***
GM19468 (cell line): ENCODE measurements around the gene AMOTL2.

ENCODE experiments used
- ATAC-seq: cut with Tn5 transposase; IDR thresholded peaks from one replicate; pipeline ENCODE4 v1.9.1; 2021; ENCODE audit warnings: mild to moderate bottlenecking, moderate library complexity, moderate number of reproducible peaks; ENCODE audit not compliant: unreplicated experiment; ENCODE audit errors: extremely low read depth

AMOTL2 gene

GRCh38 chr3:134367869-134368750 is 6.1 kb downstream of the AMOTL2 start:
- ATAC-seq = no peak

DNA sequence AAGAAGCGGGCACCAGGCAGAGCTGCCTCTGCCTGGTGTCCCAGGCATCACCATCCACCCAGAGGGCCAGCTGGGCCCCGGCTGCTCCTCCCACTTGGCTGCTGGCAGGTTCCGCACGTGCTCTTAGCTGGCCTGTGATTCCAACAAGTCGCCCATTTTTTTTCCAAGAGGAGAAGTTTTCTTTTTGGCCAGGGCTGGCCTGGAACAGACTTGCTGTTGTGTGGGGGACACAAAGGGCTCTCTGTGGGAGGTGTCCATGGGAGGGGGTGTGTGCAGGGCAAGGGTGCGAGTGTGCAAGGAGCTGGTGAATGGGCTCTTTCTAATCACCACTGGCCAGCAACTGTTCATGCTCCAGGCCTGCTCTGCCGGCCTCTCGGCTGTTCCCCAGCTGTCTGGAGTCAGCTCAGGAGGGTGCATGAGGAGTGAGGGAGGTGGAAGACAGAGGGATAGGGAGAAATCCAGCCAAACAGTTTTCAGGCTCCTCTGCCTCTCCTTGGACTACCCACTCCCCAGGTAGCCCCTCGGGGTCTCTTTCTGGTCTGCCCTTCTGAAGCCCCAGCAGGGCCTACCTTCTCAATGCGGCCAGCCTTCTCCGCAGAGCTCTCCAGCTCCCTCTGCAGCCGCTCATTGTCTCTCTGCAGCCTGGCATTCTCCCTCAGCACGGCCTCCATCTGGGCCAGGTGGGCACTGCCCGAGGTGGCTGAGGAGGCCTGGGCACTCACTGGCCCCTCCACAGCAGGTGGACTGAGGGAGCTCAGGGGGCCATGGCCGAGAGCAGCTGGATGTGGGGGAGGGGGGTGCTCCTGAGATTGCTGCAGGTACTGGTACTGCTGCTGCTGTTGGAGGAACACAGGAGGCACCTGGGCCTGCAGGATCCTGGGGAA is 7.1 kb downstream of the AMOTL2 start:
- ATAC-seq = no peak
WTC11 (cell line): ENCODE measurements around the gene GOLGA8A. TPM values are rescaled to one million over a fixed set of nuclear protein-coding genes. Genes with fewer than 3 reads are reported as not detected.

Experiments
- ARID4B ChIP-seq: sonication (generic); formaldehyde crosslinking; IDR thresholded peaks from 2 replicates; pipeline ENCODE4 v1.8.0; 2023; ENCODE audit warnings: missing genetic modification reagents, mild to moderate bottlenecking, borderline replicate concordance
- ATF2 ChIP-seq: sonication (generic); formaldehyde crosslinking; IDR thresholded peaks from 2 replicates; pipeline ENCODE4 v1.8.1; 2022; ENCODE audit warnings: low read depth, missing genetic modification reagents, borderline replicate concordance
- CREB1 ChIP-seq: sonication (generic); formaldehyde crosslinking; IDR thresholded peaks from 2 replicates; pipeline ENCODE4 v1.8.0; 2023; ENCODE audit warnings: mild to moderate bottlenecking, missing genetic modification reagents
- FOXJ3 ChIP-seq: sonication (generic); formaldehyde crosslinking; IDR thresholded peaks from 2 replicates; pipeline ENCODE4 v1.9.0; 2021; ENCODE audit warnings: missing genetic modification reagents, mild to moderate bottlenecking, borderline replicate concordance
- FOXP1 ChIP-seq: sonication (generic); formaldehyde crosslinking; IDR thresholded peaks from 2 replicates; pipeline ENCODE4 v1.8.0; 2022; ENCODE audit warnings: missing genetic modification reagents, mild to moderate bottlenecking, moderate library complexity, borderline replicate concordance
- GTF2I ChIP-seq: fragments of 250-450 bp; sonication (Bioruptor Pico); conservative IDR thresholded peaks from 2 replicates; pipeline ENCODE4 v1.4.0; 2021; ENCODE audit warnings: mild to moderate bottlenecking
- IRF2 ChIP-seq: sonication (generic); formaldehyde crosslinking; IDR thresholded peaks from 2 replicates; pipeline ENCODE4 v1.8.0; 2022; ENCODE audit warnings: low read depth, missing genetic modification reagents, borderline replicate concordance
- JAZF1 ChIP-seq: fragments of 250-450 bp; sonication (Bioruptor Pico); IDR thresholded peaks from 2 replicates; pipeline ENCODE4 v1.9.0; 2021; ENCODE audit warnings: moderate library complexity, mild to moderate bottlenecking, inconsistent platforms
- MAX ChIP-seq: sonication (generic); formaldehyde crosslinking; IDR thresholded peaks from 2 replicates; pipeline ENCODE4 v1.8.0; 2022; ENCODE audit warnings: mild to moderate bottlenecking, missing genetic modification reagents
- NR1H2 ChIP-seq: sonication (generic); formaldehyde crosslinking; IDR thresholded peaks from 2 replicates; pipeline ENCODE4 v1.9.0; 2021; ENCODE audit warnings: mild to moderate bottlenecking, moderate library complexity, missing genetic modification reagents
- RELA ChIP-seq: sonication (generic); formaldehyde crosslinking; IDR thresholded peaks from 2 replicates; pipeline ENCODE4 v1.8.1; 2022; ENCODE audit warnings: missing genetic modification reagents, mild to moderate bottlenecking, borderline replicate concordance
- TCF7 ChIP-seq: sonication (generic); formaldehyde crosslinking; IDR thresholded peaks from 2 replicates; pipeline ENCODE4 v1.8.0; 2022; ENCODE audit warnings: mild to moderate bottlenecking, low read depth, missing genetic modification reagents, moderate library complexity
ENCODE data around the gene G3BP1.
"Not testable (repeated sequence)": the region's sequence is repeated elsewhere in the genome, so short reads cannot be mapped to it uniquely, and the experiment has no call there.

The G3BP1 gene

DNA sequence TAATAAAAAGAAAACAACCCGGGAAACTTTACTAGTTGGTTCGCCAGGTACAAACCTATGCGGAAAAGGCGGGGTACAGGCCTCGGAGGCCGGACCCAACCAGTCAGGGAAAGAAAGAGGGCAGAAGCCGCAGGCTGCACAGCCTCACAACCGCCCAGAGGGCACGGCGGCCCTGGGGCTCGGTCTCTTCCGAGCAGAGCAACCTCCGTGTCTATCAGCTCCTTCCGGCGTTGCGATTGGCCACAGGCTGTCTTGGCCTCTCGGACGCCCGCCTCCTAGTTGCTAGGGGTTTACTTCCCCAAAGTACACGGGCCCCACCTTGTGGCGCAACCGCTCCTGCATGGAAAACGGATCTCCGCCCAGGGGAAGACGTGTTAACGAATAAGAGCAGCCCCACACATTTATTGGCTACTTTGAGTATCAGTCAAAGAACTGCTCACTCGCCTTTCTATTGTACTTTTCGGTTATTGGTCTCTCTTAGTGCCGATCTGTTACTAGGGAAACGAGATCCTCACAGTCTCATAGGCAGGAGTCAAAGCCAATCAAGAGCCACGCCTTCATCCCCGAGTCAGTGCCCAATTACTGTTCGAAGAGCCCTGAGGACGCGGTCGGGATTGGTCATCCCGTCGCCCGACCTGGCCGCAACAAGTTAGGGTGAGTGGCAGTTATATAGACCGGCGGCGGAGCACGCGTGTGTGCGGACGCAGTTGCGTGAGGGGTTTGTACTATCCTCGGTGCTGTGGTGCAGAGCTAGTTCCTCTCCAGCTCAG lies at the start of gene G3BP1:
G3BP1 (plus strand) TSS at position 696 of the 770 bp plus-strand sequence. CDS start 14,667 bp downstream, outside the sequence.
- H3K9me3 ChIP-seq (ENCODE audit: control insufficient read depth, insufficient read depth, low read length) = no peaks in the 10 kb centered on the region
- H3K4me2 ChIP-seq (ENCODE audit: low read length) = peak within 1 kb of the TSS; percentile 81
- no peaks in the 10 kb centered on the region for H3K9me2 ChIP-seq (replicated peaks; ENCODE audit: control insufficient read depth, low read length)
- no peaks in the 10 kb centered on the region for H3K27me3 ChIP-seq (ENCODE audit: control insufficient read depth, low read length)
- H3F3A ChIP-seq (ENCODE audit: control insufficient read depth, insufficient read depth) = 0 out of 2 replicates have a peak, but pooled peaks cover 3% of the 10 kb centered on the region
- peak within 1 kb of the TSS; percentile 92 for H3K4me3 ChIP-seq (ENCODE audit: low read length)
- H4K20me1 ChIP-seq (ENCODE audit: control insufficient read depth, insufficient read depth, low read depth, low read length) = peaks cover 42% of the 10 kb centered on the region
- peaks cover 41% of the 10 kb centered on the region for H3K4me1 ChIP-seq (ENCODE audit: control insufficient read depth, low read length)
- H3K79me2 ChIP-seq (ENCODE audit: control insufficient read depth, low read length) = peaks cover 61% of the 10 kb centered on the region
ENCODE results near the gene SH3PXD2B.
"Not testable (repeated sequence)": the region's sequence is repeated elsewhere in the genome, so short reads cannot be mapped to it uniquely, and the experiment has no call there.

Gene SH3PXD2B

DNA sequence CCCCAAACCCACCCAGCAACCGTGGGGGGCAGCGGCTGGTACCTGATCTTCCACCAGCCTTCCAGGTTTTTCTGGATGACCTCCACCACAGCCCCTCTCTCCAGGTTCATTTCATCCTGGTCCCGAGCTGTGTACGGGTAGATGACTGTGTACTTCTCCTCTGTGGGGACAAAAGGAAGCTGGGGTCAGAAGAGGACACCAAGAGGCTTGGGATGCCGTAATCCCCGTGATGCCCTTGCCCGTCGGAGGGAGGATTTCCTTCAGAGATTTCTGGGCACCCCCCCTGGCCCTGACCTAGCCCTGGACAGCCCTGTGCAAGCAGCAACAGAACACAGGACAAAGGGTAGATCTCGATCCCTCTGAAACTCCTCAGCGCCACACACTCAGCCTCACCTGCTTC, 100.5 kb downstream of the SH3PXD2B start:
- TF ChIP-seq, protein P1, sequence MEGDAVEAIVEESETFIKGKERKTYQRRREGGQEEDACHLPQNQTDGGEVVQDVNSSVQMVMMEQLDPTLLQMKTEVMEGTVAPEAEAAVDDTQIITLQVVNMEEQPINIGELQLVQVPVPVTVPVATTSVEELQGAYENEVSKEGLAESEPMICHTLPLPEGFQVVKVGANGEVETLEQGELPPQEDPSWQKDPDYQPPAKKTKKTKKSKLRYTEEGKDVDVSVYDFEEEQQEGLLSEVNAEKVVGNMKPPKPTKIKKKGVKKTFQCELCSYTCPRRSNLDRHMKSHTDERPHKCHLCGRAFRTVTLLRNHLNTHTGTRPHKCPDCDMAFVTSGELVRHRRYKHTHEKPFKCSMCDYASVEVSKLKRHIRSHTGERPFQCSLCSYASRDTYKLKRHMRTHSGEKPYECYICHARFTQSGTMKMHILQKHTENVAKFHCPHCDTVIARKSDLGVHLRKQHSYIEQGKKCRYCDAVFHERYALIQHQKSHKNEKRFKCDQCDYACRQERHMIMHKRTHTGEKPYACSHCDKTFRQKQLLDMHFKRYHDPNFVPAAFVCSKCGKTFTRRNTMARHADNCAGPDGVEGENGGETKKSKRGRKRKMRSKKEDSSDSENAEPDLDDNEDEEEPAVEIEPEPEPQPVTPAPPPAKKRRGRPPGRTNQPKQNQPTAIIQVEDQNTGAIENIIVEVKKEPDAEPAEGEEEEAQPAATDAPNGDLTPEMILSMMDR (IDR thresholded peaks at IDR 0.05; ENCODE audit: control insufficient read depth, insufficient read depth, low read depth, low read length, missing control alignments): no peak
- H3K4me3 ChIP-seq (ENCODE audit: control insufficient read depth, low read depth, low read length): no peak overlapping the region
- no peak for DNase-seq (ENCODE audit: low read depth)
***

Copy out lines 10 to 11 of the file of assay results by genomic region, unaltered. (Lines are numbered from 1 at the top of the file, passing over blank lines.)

Experiments
- ARID4B ChIP-seq: sonication (generic); formaldehyde crosslinking; IDR thresholded peaks from 2 replicates; pipeline ENCODE4 v1.8.0; 2023; ENCODE audit warnings: missing genetic modification reagents, mild to moderate bottlenecking, borderline replicate concordance